Project 3.1 (2019)

Quantifying the benefits of intelligent compaction for unbound/subgrade pavement performance
Background

Intelligent compaction (IC) is an alternative to replace the traditional approach to yield better compaction control. IC was initially developed in Europe for the compaction of granular materials in 1980’s. The core IC technology is the accelerometer-based measurement system to monitor the stiffness of the compacted materials. The density or compaction level of the materials can be obtained by correlating the density with stiffness. In addition, a high precision global positioning system (GPS) and infrared temperature sensors (in the case of asphalt) are usually fitted to the compactor to map the precise position and the surface temperature [2]. As a result, IC can monitor in real time the compaction condition of the entire section. Generally, the benefits of IC for asphalt pavement include:

Improved uniformity of density/modulus, which can be expected to lead to better performance of the unbound pavement;
Improved efficiency of the compaction process, which may result in cost savings;
Continuous record of a stiffness, which can identify those weak points in pavement or substrate layers;
Improved documentation of the compaction process and therefore improved process control records;
Possible linkage with building information modelling (BIM) for pavement in the future with full record of data.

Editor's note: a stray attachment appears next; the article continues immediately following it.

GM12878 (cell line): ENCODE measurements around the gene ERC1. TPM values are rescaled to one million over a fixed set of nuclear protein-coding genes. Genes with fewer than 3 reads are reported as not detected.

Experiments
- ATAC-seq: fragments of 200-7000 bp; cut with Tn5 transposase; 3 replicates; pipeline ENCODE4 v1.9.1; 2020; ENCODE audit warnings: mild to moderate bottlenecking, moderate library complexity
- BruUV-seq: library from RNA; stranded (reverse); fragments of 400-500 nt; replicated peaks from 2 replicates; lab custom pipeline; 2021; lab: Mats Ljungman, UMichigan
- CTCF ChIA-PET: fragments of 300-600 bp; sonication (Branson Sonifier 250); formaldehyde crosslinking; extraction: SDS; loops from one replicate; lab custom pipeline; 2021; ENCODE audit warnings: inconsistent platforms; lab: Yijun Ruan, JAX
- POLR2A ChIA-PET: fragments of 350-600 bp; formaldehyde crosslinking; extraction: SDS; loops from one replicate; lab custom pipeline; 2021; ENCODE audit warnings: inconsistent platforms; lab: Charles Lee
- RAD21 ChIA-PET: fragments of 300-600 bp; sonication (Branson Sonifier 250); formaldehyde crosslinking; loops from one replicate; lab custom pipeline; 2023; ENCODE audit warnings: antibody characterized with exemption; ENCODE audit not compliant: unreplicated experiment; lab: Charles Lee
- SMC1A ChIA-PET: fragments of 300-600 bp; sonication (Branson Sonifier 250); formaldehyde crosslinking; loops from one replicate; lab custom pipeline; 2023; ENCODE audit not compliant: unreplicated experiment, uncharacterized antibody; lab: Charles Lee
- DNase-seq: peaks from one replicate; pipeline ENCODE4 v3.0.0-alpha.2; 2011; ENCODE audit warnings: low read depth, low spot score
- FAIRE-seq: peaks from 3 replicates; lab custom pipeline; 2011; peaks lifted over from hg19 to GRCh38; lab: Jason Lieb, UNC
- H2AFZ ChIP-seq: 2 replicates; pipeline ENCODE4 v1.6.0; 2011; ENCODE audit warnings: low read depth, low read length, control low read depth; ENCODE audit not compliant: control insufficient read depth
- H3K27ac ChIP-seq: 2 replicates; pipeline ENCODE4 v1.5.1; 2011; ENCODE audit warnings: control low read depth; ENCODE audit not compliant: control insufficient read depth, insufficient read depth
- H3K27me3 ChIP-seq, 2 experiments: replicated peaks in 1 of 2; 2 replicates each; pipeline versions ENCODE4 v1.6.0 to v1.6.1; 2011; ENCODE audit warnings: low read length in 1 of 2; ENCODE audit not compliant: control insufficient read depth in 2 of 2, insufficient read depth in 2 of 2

However, the implementation of intelligent compaction requires considerable investment and therefore the benefits need to be quantified both in technical and economic terms. In addition, some limitations were also found with IC, such as the weak correlation between IC measured value (ICMV) and the core densities (Chang et al., 2017). Hence, there is a need to validate the proposition that intelligent compaction leads to better quality and consistency of layer and to investigate how much this will extend the life of the unbound pavement. There is also a need to investigate whether IC results may be used to reduce the number of spot measurements that have to be carried out to confirm density compliance.

Project Objectives

1. Develop a data standard for unbound/subgrade compaction using IC

2. Quantify the benefits of using IC for unbound materials from technical and economic aspects through cost-benefit analysis (CBA)

3. Validate the data standard and CBA analysis through field trials undertaken with partners

4. Identify other parameters that need to be measured to make rollers more intelligent

5. Recommend methodology to incorporate of IC into bidding of road construction projects

Chief Investigators: 
  • Professor Jayantha Kodikara (LCI - Monash University)
  • Professor Jeffrey Walker (Monash University)
  • Dr Xu Yang (Monash University)
Industry partners: 
Partner investigators: 
Ross Guppy (Austroads Ltd)
David Barker (EIC Activities)